WASHINGTON — Joining climate change negotiations for the first time, the Obama administration is trying to convince other countries that the U.S. does care about global warming and wants to shape an international accord.
After eight years on the sidelines, the U.S. says it is ready for a central role in developing a new agreement to slash greenhouse gases. But whether the U.S, which is the second largest source of heat-trapping pollution, is ready to sign onto a deal by year's end could depend on Congress.
The State Department sent climate envoy Todd Stern to Bonn, Germany, for the first of a series of largely technical meetings that begin Sunday. The talks are hoped to lay the groundwork for an agreement to be signed in December in Denmark.
Stern, in a telephone interview Thursday with The Associated Press from London, said it was important for him to attend and "make the first statement on behalf of the United States and say we're back, we're serious, we're here, we're committed and we're going to try to get this thing done."
He added, "We want to convey that we mean it."
Yvo de Boer, executive secretary of the U.N. Framework Convention on Climate Change, which is hosting the Bonn talks, said participants "will be very excited" to hear Stern outline the basic principles that will guide the U.S.
Other countries are expecting a new tone after eight years during which the Bush administration made clear its disdain for any climate discussions aimed at securing a commitment to mandatory greenhouse gas reductions.
This time the U.S. delegation represents the views of a White House committed to mandatory action on climate change. And unlike 1997, when the Kyoto Protocol was drafted, there is now a Democratic-controlled Congress moving to embrace mandatory limits on greenhouse gases.
Back then, the United States lacked support for mandatory actions to achieve the reductions the U.S. had signed on to. Congress never ratified that accord and the Bush administration later rejected it outright, citing the lack of participation from developing countries.
That lack of involvement and the cost of emission cuts, in form of higher energy bills, have dominated the U.S. debate over Kyoto for years. Those issues have not have not disappeared.
But President Barack Obama has acted to reduce U.S. greenhouse gases and wants Congress to pass a cap-and-trade program that would cut global warming pollution 80 percent by mid-century.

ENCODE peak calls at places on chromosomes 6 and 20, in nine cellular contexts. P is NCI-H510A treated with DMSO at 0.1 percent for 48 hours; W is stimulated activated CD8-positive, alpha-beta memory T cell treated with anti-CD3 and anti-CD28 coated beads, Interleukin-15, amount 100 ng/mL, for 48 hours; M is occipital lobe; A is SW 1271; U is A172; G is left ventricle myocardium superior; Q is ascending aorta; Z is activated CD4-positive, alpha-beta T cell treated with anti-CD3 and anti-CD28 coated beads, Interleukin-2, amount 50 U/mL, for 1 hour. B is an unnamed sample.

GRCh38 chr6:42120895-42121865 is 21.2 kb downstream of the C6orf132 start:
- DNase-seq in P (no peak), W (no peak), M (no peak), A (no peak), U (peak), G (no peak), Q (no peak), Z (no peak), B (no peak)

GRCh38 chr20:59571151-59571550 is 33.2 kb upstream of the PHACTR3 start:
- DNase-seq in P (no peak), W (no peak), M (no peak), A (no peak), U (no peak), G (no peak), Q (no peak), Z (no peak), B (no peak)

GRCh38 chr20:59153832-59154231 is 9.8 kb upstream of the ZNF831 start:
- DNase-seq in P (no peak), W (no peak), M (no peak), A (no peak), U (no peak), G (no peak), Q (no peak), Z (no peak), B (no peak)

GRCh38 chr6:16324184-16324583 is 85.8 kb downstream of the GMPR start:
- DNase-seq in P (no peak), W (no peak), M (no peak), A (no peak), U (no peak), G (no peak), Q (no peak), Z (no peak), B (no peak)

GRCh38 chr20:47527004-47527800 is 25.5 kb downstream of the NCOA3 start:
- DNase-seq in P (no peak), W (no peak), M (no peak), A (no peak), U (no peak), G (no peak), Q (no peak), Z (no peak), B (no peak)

"The president has embarked on a strong domestic program already and there is much more coming," Stern said at a briefing Friday in Berlin.
Stern said the U.S. position on an international agreement will be framed by what happens in Congress. The reductions expected to be required by Congress will be the basis for what the U.S. can commit to reducing, he said.
But Congress already is trying to address the recession, health care and other priorities. "This will be a big, big fight to get the domestic piece done," Stern conceded.
Many European countries want the U.S. to adopt stronger short-term targets, equal to a 25 percent to 40 percent reduction from 1990 levels by 2020. Obama has called for reaching 1990 levels by then, a roughly 15 percent cut.
Stern has warned European leaders that their demands will lead to stalemate.
In Germany, the U.S. team is expected to spend most of its time listening and forming relationships rather than discussing concrete proposals.
That "is unfortunate given the intense timetable between now and Copenhagen, but understandable," said Jennifer Havercamp, who leads Environmental Defense Fund's international climate negotiations team. "It will not achieve a lot of substantive progress in the negotiations because the Obama team is so new."
Associated Press writer Vanessa Gera contributed reporting from Berlin. On the Net: U.N. Framework Convention on Climate Change: http://unfccc.int/2860.php; White House: www.whitehouse.gov/agenda/energy_and_environment/